Privacy groups, tech giants support Apple in FBI iPhone case
Mar 04, 2016 06:00 AM EST
Privacy groups and many technlogy companies have filed a series of amicus briefs in the U.S. federal court supporting Apple in FBI iPhone case.
The privacy groups including the American Civil Liberties Union, Access Now, and the Wickr Foundation urged a U.S. federal judge to approve Apple's request not to be compelled to build software to help FBI unlock an iPhone used by one of the gunmen in the San Bernardino attack.
The American Civil Liberties Union said in the filing that a ruling in favor of the government would have catastrophic consequences, NBC News reports.
Seventeen allied tech companies including Twitter, Airbnb, LinkedIn and eBay filed a separate court amicus brief on Apple's behalf on Thursday, along with the Electronic Frontier Foundation and 46 technologists, researchers and cryptographers, according to USA Today.
A second coalition of tech giants grouped 15 internet conpanies including Google, Facebook, Amazon, Mozilla, and Yahoo, also filed a brief in support of Apple. The tech companies urged the court to exercise caution in applying a legal decision from an era when cell phones and the Internet were unheard of.
According to Reuters, the ACLU said in the amicus brief that the law enforcement may not commandeer innocent third parties into becoming its undercover agents, its spies, or its hackers. The prominent rights group argued that the FBI's request would undermine the privacy and security of Americans.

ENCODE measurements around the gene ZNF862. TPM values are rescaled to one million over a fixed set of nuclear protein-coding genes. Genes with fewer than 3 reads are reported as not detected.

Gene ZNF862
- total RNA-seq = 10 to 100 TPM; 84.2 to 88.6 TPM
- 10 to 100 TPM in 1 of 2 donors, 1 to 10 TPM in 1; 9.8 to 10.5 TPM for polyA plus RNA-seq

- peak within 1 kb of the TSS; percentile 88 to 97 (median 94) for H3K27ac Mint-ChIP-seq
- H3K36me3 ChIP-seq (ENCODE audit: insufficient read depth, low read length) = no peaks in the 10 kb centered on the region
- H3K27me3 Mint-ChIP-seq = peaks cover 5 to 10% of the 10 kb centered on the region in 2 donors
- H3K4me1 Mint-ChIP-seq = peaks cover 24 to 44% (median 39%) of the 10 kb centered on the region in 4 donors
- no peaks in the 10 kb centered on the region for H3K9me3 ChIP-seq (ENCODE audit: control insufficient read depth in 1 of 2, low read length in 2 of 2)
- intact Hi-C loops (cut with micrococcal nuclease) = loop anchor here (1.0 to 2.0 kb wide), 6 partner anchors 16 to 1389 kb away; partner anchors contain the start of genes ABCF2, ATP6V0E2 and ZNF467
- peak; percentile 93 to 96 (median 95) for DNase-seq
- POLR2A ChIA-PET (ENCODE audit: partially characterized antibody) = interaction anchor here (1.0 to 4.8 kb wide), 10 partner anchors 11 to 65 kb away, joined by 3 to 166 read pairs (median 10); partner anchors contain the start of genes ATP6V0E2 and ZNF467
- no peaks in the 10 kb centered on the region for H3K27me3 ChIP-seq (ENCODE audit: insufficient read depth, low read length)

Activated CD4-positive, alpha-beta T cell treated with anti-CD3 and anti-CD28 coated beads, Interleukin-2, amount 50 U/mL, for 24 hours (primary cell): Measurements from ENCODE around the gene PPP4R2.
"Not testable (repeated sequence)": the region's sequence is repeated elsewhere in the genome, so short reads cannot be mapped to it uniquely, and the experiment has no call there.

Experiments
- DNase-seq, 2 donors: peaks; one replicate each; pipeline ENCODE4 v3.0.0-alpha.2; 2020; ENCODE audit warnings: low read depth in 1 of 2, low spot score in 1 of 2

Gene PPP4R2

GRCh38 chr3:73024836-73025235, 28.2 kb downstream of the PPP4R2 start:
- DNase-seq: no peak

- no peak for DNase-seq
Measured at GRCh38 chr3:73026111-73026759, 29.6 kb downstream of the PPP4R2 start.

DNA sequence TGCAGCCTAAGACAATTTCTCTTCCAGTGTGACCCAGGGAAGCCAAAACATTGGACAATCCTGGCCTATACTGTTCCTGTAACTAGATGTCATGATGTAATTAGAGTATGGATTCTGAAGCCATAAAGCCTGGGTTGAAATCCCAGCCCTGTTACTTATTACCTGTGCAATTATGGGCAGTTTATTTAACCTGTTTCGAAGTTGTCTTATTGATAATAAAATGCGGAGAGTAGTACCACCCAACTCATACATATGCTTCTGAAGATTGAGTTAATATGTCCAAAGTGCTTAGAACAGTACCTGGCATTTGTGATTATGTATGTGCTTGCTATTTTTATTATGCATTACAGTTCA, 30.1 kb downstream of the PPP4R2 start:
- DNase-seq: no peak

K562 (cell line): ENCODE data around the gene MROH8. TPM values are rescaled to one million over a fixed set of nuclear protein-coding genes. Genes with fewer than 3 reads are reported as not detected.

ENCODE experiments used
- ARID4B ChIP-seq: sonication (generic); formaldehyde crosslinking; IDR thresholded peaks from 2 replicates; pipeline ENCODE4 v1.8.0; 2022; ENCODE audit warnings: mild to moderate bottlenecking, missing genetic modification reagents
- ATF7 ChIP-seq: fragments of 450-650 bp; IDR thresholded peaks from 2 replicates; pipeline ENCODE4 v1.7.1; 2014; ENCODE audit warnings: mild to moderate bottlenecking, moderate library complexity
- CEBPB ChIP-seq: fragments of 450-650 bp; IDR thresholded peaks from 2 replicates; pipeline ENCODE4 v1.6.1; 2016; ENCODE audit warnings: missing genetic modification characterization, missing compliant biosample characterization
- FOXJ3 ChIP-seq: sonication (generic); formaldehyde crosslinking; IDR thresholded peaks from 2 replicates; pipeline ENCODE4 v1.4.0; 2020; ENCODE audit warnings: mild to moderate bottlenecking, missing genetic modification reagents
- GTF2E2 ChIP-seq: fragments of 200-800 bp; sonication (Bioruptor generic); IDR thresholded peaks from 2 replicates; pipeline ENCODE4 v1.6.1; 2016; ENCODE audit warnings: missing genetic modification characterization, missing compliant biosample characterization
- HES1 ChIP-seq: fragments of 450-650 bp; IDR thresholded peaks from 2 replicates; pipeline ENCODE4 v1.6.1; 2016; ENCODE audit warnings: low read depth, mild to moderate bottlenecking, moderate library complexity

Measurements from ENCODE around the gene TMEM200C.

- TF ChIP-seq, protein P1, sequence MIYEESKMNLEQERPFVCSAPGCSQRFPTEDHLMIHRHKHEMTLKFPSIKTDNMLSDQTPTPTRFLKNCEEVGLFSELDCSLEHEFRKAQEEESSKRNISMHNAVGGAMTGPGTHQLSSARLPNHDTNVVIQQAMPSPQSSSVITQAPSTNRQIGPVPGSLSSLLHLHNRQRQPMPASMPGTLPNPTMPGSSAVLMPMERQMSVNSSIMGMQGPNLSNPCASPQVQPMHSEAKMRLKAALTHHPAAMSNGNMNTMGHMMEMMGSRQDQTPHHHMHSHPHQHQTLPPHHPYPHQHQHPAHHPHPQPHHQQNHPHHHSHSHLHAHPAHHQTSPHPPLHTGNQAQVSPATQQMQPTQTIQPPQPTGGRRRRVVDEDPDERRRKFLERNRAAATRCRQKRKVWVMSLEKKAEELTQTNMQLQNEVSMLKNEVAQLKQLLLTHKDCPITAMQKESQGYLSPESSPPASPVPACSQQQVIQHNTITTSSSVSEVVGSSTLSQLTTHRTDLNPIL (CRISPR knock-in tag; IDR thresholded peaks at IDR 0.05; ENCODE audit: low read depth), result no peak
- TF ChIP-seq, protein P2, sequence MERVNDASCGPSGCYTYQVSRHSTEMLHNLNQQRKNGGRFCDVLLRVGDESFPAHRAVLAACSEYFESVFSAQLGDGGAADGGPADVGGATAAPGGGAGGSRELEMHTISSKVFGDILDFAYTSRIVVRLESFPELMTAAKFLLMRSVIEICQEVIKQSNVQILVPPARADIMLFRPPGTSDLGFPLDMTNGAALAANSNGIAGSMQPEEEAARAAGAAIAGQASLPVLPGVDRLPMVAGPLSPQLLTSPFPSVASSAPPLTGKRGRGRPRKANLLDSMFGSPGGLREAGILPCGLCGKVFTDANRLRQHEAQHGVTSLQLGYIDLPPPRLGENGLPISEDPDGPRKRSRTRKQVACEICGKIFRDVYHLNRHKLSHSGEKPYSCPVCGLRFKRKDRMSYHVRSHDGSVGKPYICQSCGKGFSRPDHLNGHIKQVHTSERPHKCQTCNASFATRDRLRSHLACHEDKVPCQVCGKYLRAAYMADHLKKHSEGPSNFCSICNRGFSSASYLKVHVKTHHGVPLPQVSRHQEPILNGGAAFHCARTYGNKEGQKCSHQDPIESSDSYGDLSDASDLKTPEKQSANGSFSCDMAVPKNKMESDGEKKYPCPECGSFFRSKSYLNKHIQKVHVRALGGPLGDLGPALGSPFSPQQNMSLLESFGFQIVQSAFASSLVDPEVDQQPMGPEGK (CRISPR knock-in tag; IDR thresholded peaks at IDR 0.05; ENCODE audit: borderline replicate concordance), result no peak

On February 16, a California federal judge ordered Apple to write a new version of its iOS software to help FBI bypass the security of a San Bernardino shooter's iPhone. The U.S. government said the attack in San Bernardino was inspired by Islamist militants, and the FBI wants to read data on the shooter's iPhone to investigate any links with militant groups.
Apple challenges the court order, saying that creating a custom version of iOS is unprecedented and unconstitutional. Apple's CEO Tim Cook said that what the FBI is asking for is a back door or "master key" to every iPhone.
Mozilla chief legal officer Denelle Dixon said the government request is an overreach, and that the court is asking a tech company to undermine years of security.
A brief from Google-Facebook-Yahoo coalition said that the government request would raise "serious First Amendment problems".
Access Now and the Wickr Foundation said in a brief that complying with the order would undermine human rights around the globe.
A court hearing to determine whether Apple should be forced to comply with the FBI's request is set for March 22 in California federal court.